pass_through_controllers repository

Repository Summary

Checkout URI https://github.com/UniversalRobots/Universal_Robots_ROS_passthrough_controllers.git
VCS Type git
VCS Version main
Last Updated 2021-08-17
Dev Status DEVELOPED
CI status No Continuous Integration
Released RELEASED
Tags No category tags.
Contributing Help Wanted (0)
Good First Issues (0)
Pull Requests to Review (0)

Packages

Name Version
pass_through_controllers 0.1.0

README

Pass-Through Controllers

A package for ROS-controllers and HW Interface mechanisms to enable forwarding of trajectories (both joint-based and Cartesian) to the robot for interpolation.

Rationale

The idea behind these controllers is to enable forwarding (pass through) incoming trajectories directly to the robot and let the OEM driver-side take care of interpolating between the waypoints. This is useful if your application demands industrial scale trajectory execution, and you prefer not to interpolate on the ROS side. Having the complete trajectory available on the driver side can be beneficial regarding smoothness of execution and avoid issues related to sending (streaming) ad hoc commands, as is classically done with current ROS-control approaches. The controllers implement simple action servers for trajectory execution (both Cartesian and joint-based). They are meant to be light-weight and their functionality is deliberately limited to starting trajectories, canceling them, and providing real-time feedback on progress.

Note that most of the work has to be done in the hardware abstraction of the robot. And, unfortunately, this is very robot specific and hard to generalize. It's somewhat similar to the read() and write() functions of ROS-control, which need to implement robot-specific protocols. This package provides the necessary HW interfaces to implement this feature.

Controller .yaml

An example config could look like this:

# A controller to forward joint trajectories to the robot
forward_joint_trajectories:
    type: "pass_through_controllers/JointTrajectoryController"
    joints:
    - joint1
    - joint2
    - joint3
    - joint4
    - joint5
    - joint6

# A controller to forward joint trajectories to the robot
forward_cartesian_trajectories:
    type: "pass_through_controllers/CartesianTrajectoryController"
    joints:
    - joint1
    - joint2
    - joint3
    - joint4
    - joint5
    - joint6

Examples

The integration tests from this package might give a first impression on how to use this controller.

Secondly, the ur_robot_driver uses those controllers.

Adapting your RobotHW

The pass_through_controllers expect either a JointTrajectoryInterface or a CartesianTrajectoryInterface, depending on the trajectory to forward. Registering them in your RobotHW could look like this:


#include <pass_through_controllers/trajectory_interface.h>

class YourRobot : public hardware_interface::RobotHW
{
...

  // Callbacks for the pass_through_controllers' events
  void startJointInterpolation(const hardware_interface::JointTrajectory& trajectory);
  void startCartesianInterpolation(const hardware_interface::CartesianTrajectory& trajectory);
  void cancelJointInterpolation();
  void cancelCartesianInterpolation();

  // New HW interfaces for trajectory forwarding
  hardware_interface::JointTrajectoryInterface jnt_traj_interface_;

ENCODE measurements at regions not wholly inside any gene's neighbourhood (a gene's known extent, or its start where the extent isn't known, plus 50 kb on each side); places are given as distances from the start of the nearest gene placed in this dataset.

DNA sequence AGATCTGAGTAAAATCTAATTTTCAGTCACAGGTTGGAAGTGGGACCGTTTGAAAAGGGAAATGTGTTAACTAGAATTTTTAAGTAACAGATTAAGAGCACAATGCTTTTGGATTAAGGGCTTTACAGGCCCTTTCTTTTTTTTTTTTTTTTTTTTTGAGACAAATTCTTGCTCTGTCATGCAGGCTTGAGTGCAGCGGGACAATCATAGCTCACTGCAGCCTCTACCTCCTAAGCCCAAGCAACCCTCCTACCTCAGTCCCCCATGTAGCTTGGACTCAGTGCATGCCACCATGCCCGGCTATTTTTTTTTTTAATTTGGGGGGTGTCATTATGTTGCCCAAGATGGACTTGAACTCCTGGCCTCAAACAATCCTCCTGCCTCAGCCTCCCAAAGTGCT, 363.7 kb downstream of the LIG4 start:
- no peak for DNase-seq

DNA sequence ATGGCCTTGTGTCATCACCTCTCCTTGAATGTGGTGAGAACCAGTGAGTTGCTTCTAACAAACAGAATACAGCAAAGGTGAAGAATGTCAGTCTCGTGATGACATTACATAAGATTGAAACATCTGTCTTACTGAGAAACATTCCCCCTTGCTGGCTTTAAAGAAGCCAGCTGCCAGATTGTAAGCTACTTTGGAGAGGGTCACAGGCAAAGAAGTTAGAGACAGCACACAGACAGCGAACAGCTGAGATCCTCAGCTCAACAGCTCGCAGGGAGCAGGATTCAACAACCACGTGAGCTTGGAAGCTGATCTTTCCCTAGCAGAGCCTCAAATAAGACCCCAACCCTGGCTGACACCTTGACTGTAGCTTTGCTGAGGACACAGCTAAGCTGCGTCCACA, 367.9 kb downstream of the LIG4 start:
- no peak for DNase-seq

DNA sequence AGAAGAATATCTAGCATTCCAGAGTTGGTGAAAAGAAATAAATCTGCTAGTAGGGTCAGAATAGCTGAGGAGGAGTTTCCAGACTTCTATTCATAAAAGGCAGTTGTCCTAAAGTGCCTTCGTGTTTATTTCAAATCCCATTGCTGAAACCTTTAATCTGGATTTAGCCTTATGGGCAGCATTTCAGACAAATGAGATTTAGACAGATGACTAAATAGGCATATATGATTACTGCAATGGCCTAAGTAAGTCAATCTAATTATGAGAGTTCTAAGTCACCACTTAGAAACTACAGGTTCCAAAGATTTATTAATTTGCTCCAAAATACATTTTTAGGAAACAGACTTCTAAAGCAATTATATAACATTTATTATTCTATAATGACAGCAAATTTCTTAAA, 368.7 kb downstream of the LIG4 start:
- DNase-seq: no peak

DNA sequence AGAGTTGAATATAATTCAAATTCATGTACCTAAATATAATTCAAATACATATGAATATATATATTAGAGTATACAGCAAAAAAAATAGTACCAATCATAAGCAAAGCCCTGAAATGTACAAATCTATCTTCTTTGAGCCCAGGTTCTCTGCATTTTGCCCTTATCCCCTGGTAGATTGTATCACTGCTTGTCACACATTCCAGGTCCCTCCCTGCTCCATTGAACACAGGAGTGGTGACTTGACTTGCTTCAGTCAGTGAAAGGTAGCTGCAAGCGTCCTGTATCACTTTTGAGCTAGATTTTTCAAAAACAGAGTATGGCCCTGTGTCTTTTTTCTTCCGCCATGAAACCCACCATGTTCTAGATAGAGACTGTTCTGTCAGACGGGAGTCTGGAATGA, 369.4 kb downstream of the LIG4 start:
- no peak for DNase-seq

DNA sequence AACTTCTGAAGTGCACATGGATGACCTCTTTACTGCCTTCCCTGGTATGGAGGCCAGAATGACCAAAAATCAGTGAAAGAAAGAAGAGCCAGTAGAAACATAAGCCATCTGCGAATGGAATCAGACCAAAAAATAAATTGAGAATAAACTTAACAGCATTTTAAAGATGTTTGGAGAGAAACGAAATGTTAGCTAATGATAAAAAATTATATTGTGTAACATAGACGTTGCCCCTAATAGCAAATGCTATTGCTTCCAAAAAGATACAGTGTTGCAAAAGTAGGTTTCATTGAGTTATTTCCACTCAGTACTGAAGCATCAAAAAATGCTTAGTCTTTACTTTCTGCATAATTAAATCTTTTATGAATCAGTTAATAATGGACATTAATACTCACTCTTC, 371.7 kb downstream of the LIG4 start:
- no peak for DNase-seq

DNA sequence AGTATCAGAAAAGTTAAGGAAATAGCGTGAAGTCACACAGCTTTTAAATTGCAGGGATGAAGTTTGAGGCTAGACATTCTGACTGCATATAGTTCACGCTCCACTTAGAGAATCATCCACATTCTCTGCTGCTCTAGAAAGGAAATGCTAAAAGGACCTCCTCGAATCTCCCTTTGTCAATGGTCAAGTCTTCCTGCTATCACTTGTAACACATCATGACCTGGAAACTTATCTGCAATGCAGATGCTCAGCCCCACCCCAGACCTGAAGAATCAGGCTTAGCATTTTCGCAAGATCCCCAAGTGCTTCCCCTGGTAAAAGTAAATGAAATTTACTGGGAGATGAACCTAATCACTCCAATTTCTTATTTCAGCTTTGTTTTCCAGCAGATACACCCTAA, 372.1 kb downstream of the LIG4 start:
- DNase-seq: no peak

hardware_interface::CartesianTrajectoryInterface cart_traj_interface_;
}

And in the implementation:


YourRobot::YourRobot()
{
  ...
  // Register callbacks for trajectory passthrough
  jnt_traj_interface_.registerGoalCallback(
      std::bind(&HardwareInterface::startJointInterpolation, this, std::placeholders::_1));
  jnt_traj_interface_.registerCancelCallback(std::bind(&HardwareInterface::cancelInterpolation, this));
  cart_traj_interface_.registerGoalCallback(
      std::bind(&HardwareInterface::startCartesianInterpolation, this, std::placeholders::_1));
  cart_traj_interface_.registerCancelCallback(std::bind(&HardwareInterface::cancelInterpolation, this));
  ...
}

void YourRobot::startJointInterpolation(const hardware_interface::JointTrajectory& trajectory)
{
  // Robot-specific implementation here
}

void YourRobot::startCartesianInterpolation(const hardware_interface::CartesianTrajectory& trajectory)
{
  // Robot-specific implementation here
}

void YourRobot::cancelJointInterpolation()
{
  // Robot-specific implementation here
}

void YourRobot::cancelCartesianInterpolation()
{
  // Robot-specific implementation here
}

// Once execution is finished on the robot, it should signal the driver about the finished
// trajectory. This is vendor-specific code and the below is only an example.
void trajectorySignalFromRobotReceived(robot_vendor::TrajectoryResult result)
{
  hardware_interface::ExecutionState final_state;
  switch (result)
  {
    case robot_vendor::TrajectoryResult::TRAJECTORY_RESULT_SUCCESS:
    {
      final_state = hardware_interface::ExecutionState::SUCCESS;
      break;
    }
    case urcl::control::TrajectoryResult::TRAJECTORY_RESULT_CANCELED:
    {
      final_state = hardware_interface::ExecutionState::PREEMPTED;
      break;
    }
    case urcl::control::TrajectoryResult::TRAJECTORY_RESULT_FAILURE:
    {
      final_state = hardware_interface::ExecutionState::ABORTED;
      break;
    }
    default:
    {
      std::stringstream ss;
      ss << "Unknown trajectory result: " << urcl::toUnderlying(result);
      throw(std::invalid_argument(ss.str()));
    }
  }

  // If you track which controller is running...
  // You will have to know which interface to send the result